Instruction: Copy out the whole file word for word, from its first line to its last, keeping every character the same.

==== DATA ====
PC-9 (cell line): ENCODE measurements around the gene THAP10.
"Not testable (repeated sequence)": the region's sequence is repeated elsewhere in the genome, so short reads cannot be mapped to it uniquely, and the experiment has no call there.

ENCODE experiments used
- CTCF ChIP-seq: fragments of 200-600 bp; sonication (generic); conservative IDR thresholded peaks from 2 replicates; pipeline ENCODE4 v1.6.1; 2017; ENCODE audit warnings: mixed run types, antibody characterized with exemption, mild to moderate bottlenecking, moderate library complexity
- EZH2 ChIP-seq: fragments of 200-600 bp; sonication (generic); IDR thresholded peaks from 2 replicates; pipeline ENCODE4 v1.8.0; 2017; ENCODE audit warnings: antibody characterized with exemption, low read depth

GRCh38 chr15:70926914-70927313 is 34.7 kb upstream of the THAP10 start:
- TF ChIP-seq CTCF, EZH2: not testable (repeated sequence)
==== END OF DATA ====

PC-9 (cell line): ENCODE measurements around the gene THAP10.
"Not testable (repeated sequence)": the region's sequence is repeated elsewhere in the genome, so short reads cannot be mapped to it uniquely, and the experiment has no call there.

ENCODE experiments used
- CTCF ChIP-seq: fragments of 200-600 bp; sonication (generic); conservative IDR thresholded peaks from 2 replicates; pipeline ENCODE4 v1.6.1; 2017; ENCODE audit warnings: mixed run types, antibody characterized with exemption, mild to moderate bottlenecking, moderate library complexity
- EZH2 ChIP-seq: fragments of 200-600 bp; sonication (generic); IDR thresholded peaks from 2 replicates; pipeline ENCODE4 v1.8.0; 2017; ENCODE audit warnings: antibody characterized with exemption, low read depth

GRCh38 chr15:70926914-70927313 is 34.7 kb upstream of the THAP10 start:
- TF ChIP-seq CTCF, EZH2: not testable (repeated sequence)